Haftorah - Erev Rosh Chodesh
by Rabbi Dovid Siegel
This week we read a special Haftorah portion in light of the fact that this Shabbos is Erev Rosh Chodesh. This particular segment deals with the heartbreaking separation of Yonason from his dearest and most beloved friend Dovid and Dovid's secret escape from the threatening wrath of Shaul Hamelech. Shaul, then acting as king over Israel, had the mistaken impression that Dovid was a threat to his reign and viewed him as a rebel who deserved, according to Torah law, to be executed. Yonasan the king's son, maintained an entirely different outlook on the matter and idolized Dovid's accomplishments to the point of yearning for Dovid to assume the mantle of leadership over Israel. These diametrically opposing views finally came to a head when the king publicly denounced his son for his disgraceful attitude. Yonasan read his father's message efficiently and secretly informed Dovid to flee for his life. After an emotional scene of departure, Yonasan sent Dovid away in peace and reinstated their vow that nothing would ever separate the two families from each other.
The timely reading of this particular segment and the occurrence of its events around Rosh Chodesh suggest a corrolary between the reign of Dovid Hamelech and Rosh Chodesh. Indeed we find many customs related to the new moon that reinforce this association. Our Chazal in Sanhedrin 42a instituted that we recite a blessing over the new moon each month. The nature of this Mitzvah is to recognize the orbit of the moon and its exact and affixed progression and digression beginning from a small crescent, extending to a full moon and then decreasing and disappearing. Yet, in the midst of the recital we say with excitement, "Dovid, King over Israel is alive and enduring". This peculiar practice suggests that the moon and King Dovid's reign have much in common. Chazal (Pesikta Rabasi 15) tell us that in actuality, King Dovid's reign was patterned exactly according to the moon. The moon comes to its fullest appearance on the fifteenth day, and then begins its gradual decline until it totally disappears. Once the moon is completely out of sight, it then begins its gradual reappearance. Chazal explain that the reign of the House of Dovid resembled the appearance and disappearance of the moon. Likened to the moon, the glory of Israel's reign slowly began to appear in the time of Avrohom Avinu and developed to its fullest maturity fifteen generations later in the era of Shlomo Hamelech, Dovid's son. From that point onwards the monarchy, like the moon, began its gradual descent until its total disappearance fifteen kings later during the era of Tzidkiyahu Hamelech. The Maharsha (Sanhedrin38a) develops this thought and cites that even within the actual dynasty of King Dovid there were thirty figureheads. In fact, the household of Dovid enjoyed fifteen kings until its downfall during the reign of Tzidkiyahu Hamelech. But even after that point there existed a structure of rulership from the House of Dovid for many generations later. The Midrash concludes that when the reign of Dovid will totally disappear, the time will be ripe for the gradual appearance of Moshiach.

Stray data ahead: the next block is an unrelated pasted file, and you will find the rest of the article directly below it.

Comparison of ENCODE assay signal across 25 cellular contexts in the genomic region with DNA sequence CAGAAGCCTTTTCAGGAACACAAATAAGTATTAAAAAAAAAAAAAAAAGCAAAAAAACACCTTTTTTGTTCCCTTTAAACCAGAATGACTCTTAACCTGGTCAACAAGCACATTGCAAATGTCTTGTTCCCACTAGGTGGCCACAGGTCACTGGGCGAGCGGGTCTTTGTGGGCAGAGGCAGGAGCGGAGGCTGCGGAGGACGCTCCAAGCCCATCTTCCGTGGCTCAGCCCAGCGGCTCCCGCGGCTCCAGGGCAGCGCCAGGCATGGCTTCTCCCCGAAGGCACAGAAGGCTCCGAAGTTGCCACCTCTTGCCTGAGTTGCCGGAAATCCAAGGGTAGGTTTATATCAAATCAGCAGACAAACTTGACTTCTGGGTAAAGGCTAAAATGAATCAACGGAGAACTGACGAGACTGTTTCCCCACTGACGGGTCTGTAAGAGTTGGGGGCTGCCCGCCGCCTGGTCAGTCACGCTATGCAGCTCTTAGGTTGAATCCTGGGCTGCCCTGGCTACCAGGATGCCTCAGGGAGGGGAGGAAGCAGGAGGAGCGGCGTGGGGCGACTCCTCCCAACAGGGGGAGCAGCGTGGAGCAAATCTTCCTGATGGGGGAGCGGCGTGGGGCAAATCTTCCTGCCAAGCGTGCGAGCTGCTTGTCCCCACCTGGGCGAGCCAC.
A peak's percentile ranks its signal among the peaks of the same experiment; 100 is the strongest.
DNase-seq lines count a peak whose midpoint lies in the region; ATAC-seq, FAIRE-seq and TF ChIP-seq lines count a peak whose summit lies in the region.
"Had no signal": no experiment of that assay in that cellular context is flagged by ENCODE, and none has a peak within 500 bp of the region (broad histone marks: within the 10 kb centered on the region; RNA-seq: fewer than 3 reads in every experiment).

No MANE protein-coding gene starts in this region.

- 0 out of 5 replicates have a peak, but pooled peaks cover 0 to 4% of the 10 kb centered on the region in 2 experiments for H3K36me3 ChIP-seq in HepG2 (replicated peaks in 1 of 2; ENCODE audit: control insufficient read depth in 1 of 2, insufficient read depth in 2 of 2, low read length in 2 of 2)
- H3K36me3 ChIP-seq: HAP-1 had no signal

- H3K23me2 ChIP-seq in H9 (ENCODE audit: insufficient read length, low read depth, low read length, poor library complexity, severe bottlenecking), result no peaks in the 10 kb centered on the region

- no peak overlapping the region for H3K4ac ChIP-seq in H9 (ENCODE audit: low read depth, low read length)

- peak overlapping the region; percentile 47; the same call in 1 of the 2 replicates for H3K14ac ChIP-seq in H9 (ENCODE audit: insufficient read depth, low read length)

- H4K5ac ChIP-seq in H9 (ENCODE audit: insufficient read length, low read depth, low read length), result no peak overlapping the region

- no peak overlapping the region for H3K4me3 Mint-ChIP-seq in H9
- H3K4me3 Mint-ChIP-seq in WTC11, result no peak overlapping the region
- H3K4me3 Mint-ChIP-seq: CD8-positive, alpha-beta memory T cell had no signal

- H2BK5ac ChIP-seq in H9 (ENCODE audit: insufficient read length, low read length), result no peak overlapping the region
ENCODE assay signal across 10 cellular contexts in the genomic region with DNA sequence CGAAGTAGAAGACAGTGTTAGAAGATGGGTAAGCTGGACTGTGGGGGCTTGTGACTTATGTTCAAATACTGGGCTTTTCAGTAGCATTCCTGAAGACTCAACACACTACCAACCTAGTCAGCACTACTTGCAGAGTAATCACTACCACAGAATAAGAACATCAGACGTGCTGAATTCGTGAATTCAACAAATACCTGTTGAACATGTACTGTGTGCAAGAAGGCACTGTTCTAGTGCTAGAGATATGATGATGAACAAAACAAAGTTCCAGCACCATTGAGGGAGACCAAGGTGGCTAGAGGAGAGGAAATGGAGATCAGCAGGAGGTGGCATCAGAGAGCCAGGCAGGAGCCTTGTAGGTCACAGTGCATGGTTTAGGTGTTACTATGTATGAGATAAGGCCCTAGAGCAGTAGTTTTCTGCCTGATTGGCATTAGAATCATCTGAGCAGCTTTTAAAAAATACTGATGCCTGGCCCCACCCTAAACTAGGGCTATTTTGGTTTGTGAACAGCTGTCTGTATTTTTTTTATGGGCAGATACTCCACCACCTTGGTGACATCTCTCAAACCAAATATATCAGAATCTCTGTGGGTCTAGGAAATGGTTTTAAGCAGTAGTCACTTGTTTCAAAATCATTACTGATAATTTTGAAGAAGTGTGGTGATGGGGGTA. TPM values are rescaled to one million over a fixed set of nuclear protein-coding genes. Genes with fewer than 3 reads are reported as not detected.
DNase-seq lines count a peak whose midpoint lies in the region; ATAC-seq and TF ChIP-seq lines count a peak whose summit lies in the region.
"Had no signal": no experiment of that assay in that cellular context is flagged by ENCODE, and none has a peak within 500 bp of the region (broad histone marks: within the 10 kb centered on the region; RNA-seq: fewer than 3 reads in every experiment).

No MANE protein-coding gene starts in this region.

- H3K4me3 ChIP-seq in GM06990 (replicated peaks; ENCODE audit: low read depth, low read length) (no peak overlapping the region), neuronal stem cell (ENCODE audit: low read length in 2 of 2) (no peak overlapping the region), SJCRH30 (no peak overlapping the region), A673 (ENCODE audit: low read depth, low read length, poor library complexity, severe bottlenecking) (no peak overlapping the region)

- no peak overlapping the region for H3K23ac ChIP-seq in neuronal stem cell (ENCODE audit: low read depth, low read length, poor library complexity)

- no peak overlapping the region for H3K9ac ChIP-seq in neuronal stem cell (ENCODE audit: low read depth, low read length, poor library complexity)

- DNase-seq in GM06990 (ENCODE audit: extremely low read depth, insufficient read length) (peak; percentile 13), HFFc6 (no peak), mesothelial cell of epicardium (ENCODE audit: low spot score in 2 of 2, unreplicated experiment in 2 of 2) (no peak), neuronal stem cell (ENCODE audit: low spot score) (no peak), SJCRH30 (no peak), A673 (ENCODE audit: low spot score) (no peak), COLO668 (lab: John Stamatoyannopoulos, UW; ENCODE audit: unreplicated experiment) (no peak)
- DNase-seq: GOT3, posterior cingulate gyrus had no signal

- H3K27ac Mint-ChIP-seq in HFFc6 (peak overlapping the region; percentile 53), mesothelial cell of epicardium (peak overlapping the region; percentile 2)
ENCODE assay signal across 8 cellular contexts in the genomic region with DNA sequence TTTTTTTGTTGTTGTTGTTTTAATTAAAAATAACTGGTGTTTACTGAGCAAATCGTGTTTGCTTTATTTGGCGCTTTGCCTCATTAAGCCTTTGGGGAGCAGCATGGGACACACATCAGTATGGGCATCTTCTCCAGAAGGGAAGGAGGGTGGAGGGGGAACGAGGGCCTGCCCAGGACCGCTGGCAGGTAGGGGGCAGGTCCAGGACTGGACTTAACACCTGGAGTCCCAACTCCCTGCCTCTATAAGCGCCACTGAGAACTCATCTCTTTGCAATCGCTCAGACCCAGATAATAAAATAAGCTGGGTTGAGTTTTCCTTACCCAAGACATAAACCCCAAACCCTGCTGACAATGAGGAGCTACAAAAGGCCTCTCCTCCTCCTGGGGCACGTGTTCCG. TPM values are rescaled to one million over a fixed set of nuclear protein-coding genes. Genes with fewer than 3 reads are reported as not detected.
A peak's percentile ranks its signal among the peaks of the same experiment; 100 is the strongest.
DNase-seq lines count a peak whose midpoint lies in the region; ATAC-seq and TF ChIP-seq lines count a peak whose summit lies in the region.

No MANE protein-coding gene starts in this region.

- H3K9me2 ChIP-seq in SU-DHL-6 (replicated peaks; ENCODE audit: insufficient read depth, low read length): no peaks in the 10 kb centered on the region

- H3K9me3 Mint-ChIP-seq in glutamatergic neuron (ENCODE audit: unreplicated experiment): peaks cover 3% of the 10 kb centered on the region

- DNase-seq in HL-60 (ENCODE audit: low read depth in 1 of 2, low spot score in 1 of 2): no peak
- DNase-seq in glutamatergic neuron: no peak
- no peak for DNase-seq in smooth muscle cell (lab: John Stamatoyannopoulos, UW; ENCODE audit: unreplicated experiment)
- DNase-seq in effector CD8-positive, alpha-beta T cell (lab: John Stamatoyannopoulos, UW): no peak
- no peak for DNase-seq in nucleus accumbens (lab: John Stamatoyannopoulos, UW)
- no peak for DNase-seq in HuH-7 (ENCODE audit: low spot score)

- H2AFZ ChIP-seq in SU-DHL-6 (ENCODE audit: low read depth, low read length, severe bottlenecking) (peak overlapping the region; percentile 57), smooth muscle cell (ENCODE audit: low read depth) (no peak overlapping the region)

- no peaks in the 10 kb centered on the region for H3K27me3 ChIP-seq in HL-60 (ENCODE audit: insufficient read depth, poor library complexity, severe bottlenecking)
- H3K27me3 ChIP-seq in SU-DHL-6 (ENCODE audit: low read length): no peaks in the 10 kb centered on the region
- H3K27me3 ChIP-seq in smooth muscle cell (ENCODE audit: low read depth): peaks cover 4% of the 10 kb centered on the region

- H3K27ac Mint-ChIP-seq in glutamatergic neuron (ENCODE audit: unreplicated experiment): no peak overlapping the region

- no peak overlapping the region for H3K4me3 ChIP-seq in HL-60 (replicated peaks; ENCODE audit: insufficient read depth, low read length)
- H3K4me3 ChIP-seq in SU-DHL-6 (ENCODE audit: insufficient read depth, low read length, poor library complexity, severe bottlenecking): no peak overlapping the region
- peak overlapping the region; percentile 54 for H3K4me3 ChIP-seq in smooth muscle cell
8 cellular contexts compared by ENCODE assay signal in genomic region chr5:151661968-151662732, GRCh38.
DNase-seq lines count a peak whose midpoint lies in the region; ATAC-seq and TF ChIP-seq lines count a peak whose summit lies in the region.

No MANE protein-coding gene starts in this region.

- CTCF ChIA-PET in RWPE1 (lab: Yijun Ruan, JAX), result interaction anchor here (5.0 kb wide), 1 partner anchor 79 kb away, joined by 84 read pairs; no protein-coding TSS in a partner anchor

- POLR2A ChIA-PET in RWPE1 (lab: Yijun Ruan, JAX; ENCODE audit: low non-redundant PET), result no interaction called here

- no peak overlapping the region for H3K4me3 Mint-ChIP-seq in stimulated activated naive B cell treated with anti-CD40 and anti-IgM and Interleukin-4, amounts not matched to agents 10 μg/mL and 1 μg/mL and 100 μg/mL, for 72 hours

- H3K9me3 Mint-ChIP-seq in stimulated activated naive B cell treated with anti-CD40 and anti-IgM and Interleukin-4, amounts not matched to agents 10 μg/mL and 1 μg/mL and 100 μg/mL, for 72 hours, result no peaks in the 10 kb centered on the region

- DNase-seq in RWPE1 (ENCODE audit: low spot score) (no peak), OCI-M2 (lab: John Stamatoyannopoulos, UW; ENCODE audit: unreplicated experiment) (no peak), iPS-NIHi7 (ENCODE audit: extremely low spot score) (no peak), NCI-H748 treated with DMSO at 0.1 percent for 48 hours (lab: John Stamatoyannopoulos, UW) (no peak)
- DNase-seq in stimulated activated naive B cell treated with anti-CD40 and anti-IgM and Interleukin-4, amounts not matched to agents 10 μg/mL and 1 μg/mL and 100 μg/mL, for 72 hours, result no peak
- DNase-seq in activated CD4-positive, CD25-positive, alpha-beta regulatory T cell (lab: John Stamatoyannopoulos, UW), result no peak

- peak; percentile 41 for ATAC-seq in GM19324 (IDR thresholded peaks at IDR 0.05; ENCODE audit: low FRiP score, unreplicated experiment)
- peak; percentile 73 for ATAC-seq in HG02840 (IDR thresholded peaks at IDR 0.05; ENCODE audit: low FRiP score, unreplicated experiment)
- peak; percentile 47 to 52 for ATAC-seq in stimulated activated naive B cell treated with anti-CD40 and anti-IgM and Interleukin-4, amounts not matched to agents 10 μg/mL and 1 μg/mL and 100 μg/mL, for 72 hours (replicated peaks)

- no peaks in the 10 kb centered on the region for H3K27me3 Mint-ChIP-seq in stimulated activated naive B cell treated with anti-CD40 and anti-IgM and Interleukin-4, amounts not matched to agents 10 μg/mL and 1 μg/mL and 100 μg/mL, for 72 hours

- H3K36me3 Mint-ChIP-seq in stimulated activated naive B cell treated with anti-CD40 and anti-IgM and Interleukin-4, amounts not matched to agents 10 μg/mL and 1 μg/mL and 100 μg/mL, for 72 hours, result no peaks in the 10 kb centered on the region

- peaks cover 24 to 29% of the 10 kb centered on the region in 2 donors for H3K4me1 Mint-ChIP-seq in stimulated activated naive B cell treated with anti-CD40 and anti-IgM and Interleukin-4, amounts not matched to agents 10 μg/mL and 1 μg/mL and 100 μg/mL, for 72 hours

We conclude the prayers over the new moon with a special request that Hashem restore the moon to its perfect brilliance and then we recite the following passage "And the Jewish People will seek Hashem and their King Dovid". Once again we discover King Dovid as an integral part of our Rosh Chodesh service. Our Chazal (see Rashi Breishis 1:15) teach us that the moon was originally created with the same brilliance as that of the sun. However, the light of the moon was decreased and will remain that way until the era of Moshiach. In this prayer the brilliance of the moon is likened to the glorious reign of Dovid Hamelech. We entreat Hashem to restore the moon to its original brilliance and likewise to restore the reign of Dovid Hamelech to its original splendor. The insightful words of the Maharsha are quoted in completion of this thought that the numerical value of the above cited phrase "Dovid, King over Israel..." equals the exact value of the words "Rosh Chodesh".
We can now appreciate the lesson of this week's haftorah and its encouraging theme. From the view of an outsider the events of the haftorah are terribly disheartening. Dovid had continuously demonstrated remarkable strengths and leadership qualities throughout his faithful years serving as Shaul Hamelech's general. Although Yonasan had been destined to be Shaul's successor, Dovid's superb qualities convinced even Yonasan to step aside and allow Dovid to rise to power. Now, because of King Shaul's grave misunderstanding, all must be forfeited and Dovid's glorious career must come to an abrupt end. Yet, Yonasan remains steadfast and is totally convinced that justice will prevail and Dovid will eventually rise to his well deserved position of authority. The moon seems to be disappearing, but Yonasan knows that it will reappear in its proper time. He, therefore reinstates his pact with Dovid (see Malbim 20:13,14) that when he rises to his position of leadership never to forget the household of Yonasan and his father. We draw our faith from these words and, as we look towards the moon, we express our total faith in Hashem. We recognize that the disappearance of the Kingdom of Israel, like the moon, is a guaranteed indication of its reappearance and we entreat Hashem to restore the Kingdom of Dovid to its original glory and splendor, speedily in our days.
Text Copyright © 1996 Rabbi Dovid Siegel and Project Genesis, Inc.
The author is Rosh Kollel of Kollel Toras Chaim of
Kiryat Sefer, Israel.